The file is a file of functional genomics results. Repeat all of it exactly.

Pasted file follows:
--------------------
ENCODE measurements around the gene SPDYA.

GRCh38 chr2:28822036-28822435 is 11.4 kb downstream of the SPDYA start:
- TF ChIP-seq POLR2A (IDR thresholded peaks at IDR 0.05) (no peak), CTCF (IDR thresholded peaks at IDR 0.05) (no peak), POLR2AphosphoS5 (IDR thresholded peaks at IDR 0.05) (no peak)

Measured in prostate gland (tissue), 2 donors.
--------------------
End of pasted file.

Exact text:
ENCODE measurements around the gene SPDYA.

GRCh38 chr2:28822036-28822435 is 11.4 kb downstream of the SPDYA start:
- TF ChIP-seq POLR2A (IDR thresholded peaks at IDR 0.05) (no peak), CTCF (IDR thresholded peaks at IDR 0.05) (no peak), POLR2AphosphoS5 (IDR thresholded peaks at IDR 0.05) (no peak)

Measured in prostate gland (tissue), 2 donors.